- Grips: Similarly to the legs, grips come in all shapes and sizes from the half guard. One thing that is universal, is keeping the bottom arm framed against the far arm of an opponent, to prevent them from crossfacing you. As long as you have one shoulder blade off the ground, you’ll be able to play half guard offensively, and this frame is key in achieving it. The other arm might work as an underhook or an overhook, depending on your goals. Apart from those, a chin strap grip is always a great option from the half guard as well.
- Goals: Don’t allow people to pass your guard. Since one of their legs is already free to move, keeping the other one under control is your primary concern. Apart from that, you want to shorten the distance so that you can off-balance an opponent for attacks. Grips will help you achieve it, and the half guard will allow you to maneuver an opponent towards both sides. Sweeping first will open up better submission options, so keep that in mind when you attack from this Jiu Jitsu guard.
The Realm Of The Open Jiu Jitsu Guard
In reality, you’ll spend most of your time in Brazilian Jiu Jitsu either trying to pass someone’s guard or trying to stop someone from passing yours. In the modern BJJ game, that guard is going to be an open guard variation more often than not. This is also an aspect of BJJ where most of the innovation has happened over the past two decades. Form “basic” open guards like the De la Riva and X-guard, to the Reverse de La Riva and 50/50, an all the way to the Worm guard and different inverted guards, the world of the open Jiu Jitsu guard does not lack variety, that is for certain.
Legs: The legs in the open guard have every specific goal, and you’ll find that in every configuration it remains unchanged. Namely, there is always one leg that is going to act as “hook” leg , attaching you to your opponent. The other one is an “active” leg, one that makes things happen in terms of guard retention, sweeps, and/or submissions. How you place each, depends on the open guard variation you’re playing.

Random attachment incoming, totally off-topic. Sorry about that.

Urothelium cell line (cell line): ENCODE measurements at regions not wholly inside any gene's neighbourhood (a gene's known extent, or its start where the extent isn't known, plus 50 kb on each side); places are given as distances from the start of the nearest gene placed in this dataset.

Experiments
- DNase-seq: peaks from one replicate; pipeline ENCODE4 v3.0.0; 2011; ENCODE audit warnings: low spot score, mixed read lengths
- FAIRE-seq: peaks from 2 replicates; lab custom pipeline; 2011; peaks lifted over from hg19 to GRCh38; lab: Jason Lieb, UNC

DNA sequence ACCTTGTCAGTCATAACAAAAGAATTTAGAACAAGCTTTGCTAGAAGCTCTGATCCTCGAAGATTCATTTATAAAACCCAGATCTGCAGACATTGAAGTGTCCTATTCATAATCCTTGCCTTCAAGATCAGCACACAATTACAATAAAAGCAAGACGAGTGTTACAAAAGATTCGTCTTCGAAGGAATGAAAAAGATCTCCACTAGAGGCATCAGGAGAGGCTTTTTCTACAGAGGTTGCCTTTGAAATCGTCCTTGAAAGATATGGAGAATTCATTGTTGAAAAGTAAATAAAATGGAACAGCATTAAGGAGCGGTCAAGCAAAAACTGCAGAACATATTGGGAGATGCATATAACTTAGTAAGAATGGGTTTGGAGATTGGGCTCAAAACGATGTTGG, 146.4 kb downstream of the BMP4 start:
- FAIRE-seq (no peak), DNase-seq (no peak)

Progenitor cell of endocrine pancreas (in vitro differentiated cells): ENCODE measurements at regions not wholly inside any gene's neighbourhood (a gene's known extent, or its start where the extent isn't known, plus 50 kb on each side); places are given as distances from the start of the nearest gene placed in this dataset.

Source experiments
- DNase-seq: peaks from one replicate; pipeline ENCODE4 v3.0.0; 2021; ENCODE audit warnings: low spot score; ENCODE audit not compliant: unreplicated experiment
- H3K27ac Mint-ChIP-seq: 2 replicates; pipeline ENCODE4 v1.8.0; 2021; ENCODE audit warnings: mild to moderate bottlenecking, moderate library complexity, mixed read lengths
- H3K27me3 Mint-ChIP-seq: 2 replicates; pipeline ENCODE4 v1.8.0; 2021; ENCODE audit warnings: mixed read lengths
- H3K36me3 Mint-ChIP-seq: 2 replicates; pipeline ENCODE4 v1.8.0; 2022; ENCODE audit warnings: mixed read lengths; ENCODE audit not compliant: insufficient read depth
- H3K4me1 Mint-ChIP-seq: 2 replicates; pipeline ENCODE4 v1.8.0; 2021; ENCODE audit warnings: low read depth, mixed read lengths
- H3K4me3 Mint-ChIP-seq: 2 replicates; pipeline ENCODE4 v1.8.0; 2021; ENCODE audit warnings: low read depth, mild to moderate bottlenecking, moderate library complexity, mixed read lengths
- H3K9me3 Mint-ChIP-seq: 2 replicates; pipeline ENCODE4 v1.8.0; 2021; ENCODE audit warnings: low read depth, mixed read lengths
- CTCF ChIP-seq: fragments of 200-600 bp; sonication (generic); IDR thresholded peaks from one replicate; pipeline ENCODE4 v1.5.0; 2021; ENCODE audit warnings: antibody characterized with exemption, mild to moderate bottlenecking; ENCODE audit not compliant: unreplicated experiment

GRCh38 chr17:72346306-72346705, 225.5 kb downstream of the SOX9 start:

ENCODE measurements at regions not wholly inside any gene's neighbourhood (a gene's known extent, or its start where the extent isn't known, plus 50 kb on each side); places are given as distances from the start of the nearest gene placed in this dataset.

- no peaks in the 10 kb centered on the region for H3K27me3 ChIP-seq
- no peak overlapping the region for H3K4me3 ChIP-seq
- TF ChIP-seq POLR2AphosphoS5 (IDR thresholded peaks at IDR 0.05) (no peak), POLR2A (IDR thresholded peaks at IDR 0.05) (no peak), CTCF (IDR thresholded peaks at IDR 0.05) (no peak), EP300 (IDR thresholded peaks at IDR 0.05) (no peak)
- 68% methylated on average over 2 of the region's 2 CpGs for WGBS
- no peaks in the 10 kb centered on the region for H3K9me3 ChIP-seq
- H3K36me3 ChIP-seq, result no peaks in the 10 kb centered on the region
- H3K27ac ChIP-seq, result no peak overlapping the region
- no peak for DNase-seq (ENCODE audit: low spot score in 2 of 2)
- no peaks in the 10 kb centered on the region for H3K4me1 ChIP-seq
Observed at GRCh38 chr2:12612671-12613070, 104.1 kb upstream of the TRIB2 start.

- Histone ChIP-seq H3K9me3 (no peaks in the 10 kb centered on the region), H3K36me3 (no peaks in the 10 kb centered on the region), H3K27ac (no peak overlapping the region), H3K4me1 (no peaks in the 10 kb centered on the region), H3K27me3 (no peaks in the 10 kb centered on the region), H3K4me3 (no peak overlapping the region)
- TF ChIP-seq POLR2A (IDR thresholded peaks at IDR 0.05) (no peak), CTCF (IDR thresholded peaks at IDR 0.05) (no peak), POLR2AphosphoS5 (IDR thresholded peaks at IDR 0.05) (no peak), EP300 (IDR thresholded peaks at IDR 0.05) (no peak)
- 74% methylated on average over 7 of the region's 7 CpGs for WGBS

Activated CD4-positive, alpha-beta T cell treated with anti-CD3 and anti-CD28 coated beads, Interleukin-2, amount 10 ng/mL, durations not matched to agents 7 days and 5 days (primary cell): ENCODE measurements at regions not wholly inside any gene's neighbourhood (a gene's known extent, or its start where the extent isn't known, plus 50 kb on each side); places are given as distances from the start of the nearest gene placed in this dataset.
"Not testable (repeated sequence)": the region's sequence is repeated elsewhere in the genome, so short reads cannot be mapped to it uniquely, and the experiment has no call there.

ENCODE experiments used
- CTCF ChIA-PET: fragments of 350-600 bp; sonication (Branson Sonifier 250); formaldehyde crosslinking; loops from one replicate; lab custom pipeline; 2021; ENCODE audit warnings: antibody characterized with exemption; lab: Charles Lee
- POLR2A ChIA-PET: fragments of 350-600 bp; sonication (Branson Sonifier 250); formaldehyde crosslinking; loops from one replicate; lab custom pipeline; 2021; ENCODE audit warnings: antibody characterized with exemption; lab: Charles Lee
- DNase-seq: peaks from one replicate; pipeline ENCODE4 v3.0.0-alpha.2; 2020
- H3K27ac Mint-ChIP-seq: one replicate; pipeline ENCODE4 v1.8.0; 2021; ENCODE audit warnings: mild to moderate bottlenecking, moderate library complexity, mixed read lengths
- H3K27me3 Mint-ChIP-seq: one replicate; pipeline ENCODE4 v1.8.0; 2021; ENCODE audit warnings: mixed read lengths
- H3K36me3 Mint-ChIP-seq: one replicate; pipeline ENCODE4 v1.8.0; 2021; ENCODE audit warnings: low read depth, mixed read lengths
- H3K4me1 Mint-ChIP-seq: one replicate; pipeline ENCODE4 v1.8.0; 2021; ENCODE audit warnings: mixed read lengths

Grips: Once again, variety makes it impossible to pinpoint the best position of grips in an open Jiu Jitsu guard. However, the underlying principle is that of diagonal control. It is preferable to have a grip on a leg and a grip on the opposite side arm, regardless of the guard variation you’re using. However, even if the grips are on the same side, as long as you have one leg and one arm under your control, you can work with that.
Goals: Retain your Jiu Jitsu guard first, attack second. Same as before. The sheer variety of open guards though, mean you can get away with a lot more. Basically for a sweep, you’ll want to figure out whether you’ll pressure the knees, hips, or shoulders and move that part while keeping the other two static. For submission, it will depend a lot whether it is chokes, armlocks, or leglocks you’re hunting for.
The Jiu Jitsu guard, whether it is open or closed, half guard or inverted, with or without the help of the Gi, is an extremely powerful position,. It is a signature position of Brazilian Jiu Jitsu, and the one largely responsible for the early fame of the sport, and eventually, its spread. Study the Jiu Jitsu guard, but be careful not to get engulfed by it – being on top is always the better alternative!